How Do We Properly Keep Kosher?

Eating is something that every human being must do for survival. Without the ingestion of food into our bodies, we will not receive the nutrients that we require to continue living. It may come as a surprise to many of you, but there is no specific commandment in the Bible “to eat.” The fact that people will eat is already assumed by the Biblical authors. However, simply because there is no command “to eat” does not mean that God does not have some specific instructions on how His people are to eat. In the Torah, both Leviticus 11 and Deuteronomy 14 lay out the laws of kashrut (pronounced kashrus in the Askhenazic tradition), specifying those animals that are fit for human consumption.

Observing and/or adopting kosher eating habits is admittedly one of the most difficult things for many Messianic Believers to do. There are many theological arguments made from the Apostolic Scriptures (New Testament) that when viewed a particular way, can seem to suggest that the importance of the dietary laws was rendered inoperative via the work of Yeshua the Messiah. Once a person has overcome many of these theological hurdles in his or her Messianic quest, and sees the validity of the dietary laws in the Bible and how the Apostles continued to eat a degree of kosher, the question of how one is to follow them in a Twenty-First Century world needs to be asked.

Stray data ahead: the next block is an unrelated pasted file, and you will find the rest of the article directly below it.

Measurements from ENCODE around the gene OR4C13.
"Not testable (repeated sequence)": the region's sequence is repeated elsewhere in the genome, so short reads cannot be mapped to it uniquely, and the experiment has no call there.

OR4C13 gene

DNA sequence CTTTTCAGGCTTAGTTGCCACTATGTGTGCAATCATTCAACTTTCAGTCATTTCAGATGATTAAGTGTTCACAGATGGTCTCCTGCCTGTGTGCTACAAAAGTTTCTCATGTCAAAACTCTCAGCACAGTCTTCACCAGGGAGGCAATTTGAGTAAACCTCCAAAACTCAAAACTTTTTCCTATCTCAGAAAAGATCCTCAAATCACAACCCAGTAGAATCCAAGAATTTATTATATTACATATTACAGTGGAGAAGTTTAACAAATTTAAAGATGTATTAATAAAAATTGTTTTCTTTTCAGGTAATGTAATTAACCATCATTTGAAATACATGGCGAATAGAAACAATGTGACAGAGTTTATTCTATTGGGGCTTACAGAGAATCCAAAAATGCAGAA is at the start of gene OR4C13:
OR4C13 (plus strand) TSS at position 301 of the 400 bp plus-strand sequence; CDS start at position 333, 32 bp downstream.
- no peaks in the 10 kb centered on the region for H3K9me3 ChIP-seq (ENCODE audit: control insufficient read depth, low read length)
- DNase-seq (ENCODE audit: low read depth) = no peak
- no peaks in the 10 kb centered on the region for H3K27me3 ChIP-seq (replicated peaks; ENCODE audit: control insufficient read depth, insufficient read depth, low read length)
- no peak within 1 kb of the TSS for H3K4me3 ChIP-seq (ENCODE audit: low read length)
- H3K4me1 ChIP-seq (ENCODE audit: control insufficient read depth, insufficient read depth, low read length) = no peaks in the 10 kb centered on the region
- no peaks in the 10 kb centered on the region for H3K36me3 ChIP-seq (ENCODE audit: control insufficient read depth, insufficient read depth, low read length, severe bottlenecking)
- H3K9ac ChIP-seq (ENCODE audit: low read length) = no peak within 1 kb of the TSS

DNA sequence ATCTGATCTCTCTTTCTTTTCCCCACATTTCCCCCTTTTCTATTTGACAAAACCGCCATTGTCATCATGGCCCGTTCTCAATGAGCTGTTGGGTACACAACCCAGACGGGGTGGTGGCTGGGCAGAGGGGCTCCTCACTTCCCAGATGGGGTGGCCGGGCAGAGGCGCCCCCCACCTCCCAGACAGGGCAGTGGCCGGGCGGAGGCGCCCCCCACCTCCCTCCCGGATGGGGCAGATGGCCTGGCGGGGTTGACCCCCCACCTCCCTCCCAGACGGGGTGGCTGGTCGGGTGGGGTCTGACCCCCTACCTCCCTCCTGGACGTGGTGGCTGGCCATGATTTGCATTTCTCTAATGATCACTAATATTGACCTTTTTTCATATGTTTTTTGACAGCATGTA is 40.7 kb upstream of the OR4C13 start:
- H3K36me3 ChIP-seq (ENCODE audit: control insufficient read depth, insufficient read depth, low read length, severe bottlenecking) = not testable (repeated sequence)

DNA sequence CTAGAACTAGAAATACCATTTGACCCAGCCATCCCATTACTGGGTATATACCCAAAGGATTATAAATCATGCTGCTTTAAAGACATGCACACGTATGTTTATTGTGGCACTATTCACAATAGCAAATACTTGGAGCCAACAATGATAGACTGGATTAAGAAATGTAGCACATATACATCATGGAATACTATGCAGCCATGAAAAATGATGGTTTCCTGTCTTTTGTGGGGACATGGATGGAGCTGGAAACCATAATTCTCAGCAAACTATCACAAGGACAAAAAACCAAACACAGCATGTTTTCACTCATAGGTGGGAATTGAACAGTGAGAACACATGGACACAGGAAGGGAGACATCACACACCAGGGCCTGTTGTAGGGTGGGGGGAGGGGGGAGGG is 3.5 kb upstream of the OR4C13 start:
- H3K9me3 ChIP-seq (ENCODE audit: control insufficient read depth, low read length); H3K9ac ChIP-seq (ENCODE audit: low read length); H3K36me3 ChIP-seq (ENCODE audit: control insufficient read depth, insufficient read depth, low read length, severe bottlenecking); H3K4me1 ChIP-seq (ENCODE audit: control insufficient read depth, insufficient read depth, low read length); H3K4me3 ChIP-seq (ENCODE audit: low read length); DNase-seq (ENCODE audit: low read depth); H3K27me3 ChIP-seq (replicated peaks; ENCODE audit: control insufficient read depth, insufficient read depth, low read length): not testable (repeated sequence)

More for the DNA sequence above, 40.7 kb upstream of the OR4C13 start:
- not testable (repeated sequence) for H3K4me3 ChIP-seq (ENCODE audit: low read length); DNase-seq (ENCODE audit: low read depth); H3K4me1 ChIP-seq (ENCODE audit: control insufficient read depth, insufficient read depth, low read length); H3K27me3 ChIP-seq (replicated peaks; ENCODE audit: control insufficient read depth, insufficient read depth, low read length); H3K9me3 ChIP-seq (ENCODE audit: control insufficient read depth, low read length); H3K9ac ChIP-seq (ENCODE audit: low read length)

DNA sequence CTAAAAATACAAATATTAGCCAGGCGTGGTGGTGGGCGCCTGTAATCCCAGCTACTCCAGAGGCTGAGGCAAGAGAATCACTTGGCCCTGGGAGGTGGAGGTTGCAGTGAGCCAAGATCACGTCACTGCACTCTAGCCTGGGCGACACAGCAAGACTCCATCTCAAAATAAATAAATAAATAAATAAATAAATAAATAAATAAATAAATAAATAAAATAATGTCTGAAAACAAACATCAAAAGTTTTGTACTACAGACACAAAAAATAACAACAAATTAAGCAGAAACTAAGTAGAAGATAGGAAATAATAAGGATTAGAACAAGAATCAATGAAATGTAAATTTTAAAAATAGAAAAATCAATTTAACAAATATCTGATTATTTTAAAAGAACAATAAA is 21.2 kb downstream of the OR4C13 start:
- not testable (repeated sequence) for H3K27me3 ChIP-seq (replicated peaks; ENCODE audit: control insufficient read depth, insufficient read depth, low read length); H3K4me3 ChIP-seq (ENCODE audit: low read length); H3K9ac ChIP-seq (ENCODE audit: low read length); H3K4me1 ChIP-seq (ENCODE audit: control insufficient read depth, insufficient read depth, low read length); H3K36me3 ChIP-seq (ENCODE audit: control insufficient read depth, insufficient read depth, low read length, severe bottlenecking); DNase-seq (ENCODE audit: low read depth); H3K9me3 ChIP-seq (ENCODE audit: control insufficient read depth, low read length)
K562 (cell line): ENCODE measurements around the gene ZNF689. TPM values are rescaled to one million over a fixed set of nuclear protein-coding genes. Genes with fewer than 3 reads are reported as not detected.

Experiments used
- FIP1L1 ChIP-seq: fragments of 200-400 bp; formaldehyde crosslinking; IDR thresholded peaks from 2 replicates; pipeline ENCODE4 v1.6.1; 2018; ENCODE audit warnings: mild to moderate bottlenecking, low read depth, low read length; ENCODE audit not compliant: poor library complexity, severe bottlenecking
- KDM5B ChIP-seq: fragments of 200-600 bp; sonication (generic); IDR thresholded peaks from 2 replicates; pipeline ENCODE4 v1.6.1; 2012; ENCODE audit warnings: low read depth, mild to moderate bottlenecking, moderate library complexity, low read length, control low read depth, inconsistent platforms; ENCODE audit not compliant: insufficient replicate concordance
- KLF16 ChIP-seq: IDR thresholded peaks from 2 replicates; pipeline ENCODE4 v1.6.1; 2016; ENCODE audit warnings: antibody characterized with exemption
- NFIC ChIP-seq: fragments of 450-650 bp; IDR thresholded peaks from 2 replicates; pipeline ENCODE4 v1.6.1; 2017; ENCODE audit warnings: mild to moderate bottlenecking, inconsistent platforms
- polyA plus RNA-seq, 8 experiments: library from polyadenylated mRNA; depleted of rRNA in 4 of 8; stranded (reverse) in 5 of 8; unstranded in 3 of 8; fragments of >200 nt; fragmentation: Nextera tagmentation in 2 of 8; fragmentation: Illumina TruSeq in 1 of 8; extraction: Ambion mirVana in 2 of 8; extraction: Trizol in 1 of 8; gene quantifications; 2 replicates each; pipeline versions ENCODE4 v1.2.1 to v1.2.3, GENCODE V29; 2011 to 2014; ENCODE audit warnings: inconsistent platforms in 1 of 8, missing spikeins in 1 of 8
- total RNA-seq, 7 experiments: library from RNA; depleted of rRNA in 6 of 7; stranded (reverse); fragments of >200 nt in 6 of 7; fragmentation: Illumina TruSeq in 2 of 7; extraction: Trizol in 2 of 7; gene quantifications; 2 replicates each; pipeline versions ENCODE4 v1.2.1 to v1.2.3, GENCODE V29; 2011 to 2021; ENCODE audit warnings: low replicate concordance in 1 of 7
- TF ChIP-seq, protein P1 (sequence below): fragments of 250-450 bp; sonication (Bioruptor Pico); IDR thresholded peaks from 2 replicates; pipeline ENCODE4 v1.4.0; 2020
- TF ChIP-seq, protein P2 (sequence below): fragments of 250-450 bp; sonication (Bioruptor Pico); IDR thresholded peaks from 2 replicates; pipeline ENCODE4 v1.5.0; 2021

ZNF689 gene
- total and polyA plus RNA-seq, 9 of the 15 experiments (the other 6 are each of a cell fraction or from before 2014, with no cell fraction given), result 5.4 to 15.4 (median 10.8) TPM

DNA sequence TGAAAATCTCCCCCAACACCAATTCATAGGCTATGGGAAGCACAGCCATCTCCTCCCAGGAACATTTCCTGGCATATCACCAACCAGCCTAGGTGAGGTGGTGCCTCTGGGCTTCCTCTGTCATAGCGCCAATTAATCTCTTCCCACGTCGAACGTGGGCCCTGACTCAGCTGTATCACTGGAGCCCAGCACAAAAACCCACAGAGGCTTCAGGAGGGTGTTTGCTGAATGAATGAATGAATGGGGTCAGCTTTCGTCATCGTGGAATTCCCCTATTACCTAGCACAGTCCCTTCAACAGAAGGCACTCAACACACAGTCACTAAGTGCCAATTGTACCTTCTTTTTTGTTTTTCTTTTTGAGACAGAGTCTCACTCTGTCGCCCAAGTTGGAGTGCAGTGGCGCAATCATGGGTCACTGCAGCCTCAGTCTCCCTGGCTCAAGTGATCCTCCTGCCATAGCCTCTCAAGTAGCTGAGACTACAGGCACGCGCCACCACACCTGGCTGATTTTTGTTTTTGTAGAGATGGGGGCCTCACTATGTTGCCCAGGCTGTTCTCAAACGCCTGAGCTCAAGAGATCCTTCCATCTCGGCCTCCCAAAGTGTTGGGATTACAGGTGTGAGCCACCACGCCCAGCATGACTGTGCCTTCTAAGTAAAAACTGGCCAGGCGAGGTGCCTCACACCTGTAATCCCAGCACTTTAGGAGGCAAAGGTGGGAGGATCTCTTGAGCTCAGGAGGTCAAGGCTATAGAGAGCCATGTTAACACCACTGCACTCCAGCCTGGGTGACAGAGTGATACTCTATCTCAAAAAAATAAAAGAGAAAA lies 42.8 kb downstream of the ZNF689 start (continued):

Transitioning from eating whatever one’s palate desires, to following the guidelines God has laid out in His Word, is admittedly not something that is easy. Many of us have grown up in cultures where the eating of unclean things is simply a given. Common church culture is filled with those special prayer breakfasts where many have had bacon and sausage, as well as those potluck Wednesday night Bible studies with all manner of unclean things. Some of our best family memories may be centered around a ham, or picking apart a crab. When we are convicted that such things are not food, it can be difficult to give these things up—because after all, what is so evil about fried shrimp? It is not as though any of us were consuming illegal drugs and “getting high.” We were just eating what everyone else was eating.